NEW YORK -- Shaky economies and plunging currencies in the developing world fueled a global sell-off in stocks Monday as fearful investors pushed prices lower across Asia and Europe, but many of the drops were not as steep as last week.
In the U.S. and other rich countries with healthier economies, investors also retreated, although the selling was more modest.
Major indexes in both Hong Kong and Tokyo fell more than 2 percent. The selling then spread to Europe and the U.S., as stocks slipped across the board, but the declines were much less than on Friday, when the U.S. market ended its worst week since 2012.
Jack Ablin, chief investment officer at BMO Private Bank, said he was encouraged that the U.S. losses were limited.
"We have an accelerating economy, low inflation and accommodative monetary policy," he said. "The world isn't falling apart."
The Dow Jones industrial average slipped 41.23 points, or 0.26 percent, to 15,837.88. The Standard & Poor's 500 index fell 8.73 points, or 0.5 percent, to 1,781.56. The tech-heavy Nasdaq was down the most in the U.S., falling 44.56 points, or 1.1 percent, to 4,083.61.
The market turbulence was set off last week by a report from China on a downturn in its manufacturing, more evidence that the world's second-largest economy is slowing. That's a big problem for Brazil, South Africa and other developing countries that have come to depend on exports to that country.
Adding to the troubles: The decision by the U.S. Federal Reserve last month to scale back its bond-buying stimulus for the American economy, which has helped keep interest rates low. Money that had flooded emerging markets looking for higher returns outside the U.S. has begun to come back now that rates may rise, battering those markets.
Despite Monday's widespread selling, experts say the troubles in China and elsewhere in the developing world are unlikely to derail a global economic recovery that appears to be gaining momentum. Growth in the world's wealthy economies is expected to pick up the slack.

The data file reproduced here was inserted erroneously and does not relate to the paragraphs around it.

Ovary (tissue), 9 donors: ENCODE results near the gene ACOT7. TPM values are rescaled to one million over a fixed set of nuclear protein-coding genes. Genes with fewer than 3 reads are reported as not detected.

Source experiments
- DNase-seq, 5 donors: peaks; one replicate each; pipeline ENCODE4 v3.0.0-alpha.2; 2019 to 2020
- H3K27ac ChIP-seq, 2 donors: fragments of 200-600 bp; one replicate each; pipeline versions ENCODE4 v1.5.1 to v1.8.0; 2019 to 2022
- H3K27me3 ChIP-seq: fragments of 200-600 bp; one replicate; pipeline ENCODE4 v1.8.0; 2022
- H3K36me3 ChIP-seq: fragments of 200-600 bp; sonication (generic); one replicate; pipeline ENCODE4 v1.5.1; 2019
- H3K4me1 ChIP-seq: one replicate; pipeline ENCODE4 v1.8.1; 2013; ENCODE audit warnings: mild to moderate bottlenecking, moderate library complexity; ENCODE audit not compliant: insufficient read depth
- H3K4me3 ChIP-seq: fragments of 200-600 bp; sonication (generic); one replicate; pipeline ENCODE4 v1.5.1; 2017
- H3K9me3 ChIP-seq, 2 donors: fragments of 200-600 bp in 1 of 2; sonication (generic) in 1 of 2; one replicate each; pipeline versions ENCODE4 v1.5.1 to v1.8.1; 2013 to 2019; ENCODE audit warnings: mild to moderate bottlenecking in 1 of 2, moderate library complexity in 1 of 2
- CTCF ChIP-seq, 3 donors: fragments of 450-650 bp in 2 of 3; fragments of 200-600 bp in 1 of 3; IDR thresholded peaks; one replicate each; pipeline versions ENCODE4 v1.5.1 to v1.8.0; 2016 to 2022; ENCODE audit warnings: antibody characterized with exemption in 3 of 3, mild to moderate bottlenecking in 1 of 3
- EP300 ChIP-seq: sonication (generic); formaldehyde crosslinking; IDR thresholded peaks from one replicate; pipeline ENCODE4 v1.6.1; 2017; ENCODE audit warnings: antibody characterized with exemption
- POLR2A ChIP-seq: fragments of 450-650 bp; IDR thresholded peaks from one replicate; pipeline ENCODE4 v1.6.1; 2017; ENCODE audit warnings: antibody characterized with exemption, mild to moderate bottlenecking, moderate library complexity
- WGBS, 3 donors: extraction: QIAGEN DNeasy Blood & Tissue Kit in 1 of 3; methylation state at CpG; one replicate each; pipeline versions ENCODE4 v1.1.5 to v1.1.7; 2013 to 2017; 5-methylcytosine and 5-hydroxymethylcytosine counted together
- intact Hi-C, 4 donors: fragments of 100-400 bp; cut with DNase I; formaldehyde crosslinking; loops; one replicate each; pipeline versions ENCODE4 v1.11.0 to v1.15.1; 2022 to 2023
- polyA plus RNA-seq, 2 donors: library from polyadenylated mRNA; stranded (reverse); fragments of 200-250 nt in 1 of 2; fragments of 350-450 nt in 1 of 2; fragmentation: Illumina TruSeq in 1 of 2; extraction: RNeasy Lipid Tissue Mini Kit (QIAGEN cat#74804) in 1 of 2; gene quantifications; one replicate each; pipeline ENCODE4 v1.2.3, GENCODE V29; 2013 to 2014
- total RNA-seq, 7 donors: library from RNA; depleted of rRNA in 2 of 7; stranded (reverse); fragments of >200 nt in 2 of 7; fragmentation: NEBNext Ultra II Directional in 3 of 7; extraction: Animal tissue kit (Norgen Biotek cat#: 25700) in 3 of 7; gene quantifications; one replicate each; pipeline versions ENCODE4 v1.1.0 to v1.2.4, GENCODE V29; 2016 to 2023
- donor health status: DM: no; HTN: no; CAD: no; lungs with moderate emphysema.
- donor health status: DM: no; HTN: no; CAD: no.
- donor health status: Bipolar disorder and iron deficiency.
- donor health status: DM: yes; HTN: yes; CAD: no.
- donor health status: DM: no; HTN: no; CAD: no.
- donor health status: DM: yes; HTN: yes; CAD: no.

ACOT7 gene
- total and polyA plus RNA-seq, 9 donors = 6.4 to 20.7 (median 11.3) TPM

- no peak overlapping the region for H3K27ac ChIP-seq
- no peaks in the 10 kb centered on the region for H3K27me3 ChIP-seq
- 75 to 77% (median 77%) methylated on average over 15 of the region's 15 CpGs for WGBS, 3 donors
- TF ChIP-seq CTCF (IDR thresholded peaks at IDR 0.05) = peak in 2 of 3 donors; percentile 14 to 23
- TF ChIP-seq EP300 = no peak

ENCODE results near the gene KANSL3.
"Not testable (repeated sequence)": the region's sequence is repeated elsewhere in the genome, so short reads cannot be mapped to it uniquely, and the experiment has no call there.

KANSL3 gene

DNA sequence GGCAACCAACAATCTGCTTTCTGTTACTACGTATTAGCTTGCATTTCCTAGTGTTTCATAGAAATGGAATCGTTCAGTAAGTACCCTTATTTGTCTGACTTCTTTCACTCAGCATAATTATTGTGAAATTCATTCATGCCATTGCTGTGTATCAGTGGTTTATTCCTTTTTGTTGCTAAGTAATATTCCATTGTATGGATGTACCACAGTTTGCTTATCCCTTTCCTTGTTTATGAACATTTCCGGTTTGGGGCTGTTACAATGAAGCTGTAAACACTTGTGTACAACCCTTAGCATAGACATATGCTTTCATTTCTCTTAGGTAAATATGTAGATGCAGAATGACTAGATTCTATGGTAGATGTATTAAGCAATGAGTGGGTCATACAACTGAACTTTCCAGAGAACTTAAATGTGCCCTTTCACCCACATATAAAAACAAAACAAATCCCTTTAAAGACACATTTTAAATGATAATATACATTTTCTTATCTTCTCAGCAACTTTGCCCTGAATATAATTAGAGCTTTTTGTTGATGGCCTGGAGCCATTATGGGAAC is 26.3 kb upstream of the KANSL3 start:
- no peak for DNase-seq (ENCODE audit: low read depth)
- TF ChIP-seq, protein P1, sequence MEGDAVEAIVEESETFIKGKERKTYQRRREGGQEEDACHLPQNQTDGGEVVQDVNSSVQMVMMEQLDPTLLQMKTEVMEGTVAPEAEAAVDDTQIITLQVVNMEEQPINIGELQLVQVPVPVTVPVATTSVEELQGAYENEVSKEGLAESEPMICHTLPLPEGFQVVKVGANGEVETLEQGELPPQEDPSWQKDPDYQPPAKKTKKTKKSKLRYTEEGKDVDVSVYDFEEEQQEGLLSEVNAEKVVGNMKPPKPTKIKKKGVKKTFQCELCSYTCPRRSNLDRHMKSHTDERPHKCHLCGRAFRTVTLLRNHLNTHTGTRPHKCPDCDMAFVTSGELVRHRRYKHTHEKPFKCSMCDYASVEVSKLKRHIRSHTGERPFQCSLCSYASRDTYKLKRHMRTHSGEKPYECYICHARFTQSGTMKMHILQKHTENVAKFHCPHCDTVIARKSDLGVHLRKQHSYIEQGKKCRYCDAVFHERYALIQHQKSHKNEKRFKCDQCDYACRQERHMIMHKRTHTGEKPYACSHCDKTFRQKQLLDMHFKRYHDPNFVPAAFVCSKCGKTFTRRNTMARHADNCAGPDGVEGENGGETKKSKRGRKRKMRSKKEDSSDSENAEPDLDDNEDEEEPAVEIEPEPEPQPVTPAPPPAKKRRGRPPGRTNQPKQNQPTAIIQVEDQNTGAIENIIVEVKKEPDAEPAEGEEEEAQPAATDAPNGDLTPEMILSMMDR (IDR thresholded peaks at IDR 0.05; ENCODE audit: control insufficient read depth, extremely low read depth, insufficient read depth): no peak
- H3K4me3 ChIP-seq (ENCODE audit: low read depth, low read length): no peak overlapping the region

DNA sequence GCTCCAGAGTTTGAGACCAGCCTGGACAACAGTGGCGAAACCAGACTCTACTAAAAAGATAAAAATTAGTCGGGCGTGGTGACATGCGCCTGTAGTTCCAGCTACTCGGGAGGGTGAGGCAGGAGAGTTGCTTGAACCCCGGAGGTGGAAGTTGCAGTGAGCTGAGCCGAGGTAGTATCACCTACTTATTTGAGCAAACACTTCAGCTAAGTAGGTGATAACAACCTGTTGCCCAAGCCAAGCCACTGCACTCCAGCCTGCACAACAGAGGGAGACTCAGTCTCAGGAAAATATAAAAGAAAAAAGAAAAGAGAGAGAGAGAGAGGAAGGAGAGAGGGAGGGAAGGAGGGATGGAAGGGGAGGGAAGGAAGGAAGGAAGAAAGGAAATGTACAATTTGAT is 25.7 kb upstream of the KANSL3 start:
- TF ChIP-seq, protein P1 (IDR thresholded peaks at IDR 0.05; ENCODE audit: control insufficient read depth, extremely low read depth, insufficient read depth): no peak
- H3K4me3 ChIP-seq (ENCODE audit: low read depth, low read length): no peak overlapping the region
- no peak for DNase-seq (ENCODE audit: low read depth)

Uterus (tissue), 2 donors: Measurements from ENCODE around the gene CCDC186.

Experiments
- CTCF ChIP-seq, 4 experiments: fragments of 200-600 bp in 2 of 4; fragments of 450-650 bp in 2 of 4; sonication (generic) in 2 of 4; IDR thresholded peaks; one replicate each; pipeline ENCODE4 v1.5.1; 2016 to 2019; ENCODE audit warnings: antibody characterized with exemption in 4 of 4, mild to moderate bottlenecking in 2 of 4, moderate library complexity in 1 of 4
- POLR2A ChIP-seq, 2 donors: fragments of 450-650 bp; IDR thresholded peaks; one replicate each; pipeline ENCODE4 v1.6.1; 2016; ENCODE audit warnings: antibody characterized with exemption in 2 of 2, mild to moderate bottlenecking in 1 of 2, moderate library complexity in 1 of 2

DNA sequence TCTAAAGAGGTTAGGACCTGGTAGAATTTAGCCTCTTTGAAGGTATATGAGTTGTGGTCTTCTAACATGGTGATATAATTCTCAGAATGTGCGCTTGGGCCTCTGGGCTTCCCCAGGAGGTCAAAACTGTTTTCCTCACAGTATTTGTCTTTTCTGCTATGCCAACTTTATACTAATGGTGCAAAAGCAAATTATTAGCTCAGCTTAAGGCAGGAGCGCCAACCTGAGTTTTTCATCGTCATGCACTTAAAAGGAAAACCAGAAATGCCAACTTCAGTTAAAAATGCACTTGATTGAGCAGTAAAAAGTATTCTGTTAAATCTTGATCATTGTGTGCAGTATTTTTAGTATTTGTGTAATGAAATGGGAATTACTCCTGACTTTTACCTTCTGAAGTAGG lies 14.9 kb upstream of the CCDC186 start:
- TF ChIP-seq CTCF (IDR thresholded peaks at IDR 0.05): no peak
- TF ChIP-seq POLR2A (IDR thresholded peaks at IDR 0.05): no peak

"This year, growth will be driven by the dull and old economies -- the U.S., the U.K., Germany and even Japan," said Nariman Behravesh, chief economist at IHS Global Insight.
The International Monetary Fund expects the global economy to grow 3.7 percent this year, up from 3 percent in 2013, carried along by faster growth in the United States and the 17 countries that use the euro. The IMF expects China's growth to decelerate from 7.7 percent last year to 7.5 percent in 2014.
"A lot of growth is shifting back to the developed world," said Jennifer Lee, senior economist at BMO Capital Markets.
Compared with a couple of years ago, the U.S. economy is in a better position to withstand a Chinese slowdown. American consumers have paid down debts and can spend more freely. The housing market is recovering from the depths of the Great Recession.
Helping investor spirits in the U.S. are decent corporate earnings. Caterpillar was the biggest gainer in the Dow on Monday, rising $5.12, or 6 percent, to $91.29, after the earth-moving equipment maker reported fourth-quarter net income that easily beat analysts' estimates.
After gains of nearly 30 percent in the S&P 500 last year, though, investors in U.S. stocks have been nervous, selling on any whiff of bad news.
"When they see a little negative news, they wonder, `Is this going to continue or should I run for the doors?"' said Sean Lynch, global investment strategist at Wells Fargo Private Bank.
Losses in the U.S. eased Monday after a recovery in the battered currency of Turkey, one of the flash points of emerging market troubles. The Turkish lira initially sank to a low of 2.39 per dollar, then recovered to 2.29 per dollar after the country's central bank said it would hold an emergency policy meeting, raising hopes it will shore up the currency.
Other emerging market currencies continued to weaken against the dollar, including the South African rand and the Russian ruble, each down another 0.3 percent against the dollar.
On Monday, Germany's DAX fell 0.5 percent and France's CAC-40 declined 0.4 percent. Spain's benchmark index fell 1 percent.
In addition to a slowing China and a pullback by the U.S. Fed, there are country-specific reasons for dropping stocks.
In Argentina, where inflation is running as high as 30 percent, the peso has collapsed and the government is running short of U.S. dollar reserves it could use to buy its currency and prop it up.
In South Africa, a strike by tens of thousands of platinum miners is raising the specter of violence in the streets. And in Turkey, a corruption scandal has destabilized the government and scared investors into selling the currency, the lira.
The government of Argentina announced Monday that it citizens can buy up $2,000 per month, easing currency restrictions. The Argentine peso has fallen the most against the dollar in 12 years.
On Monday, a gauge of emerging market stocks, the MSCI Emerging Markets ETF, was down 0.7 percent. It has fallen 9 percent so far in 2014 after a nearly 5 percent loss last year.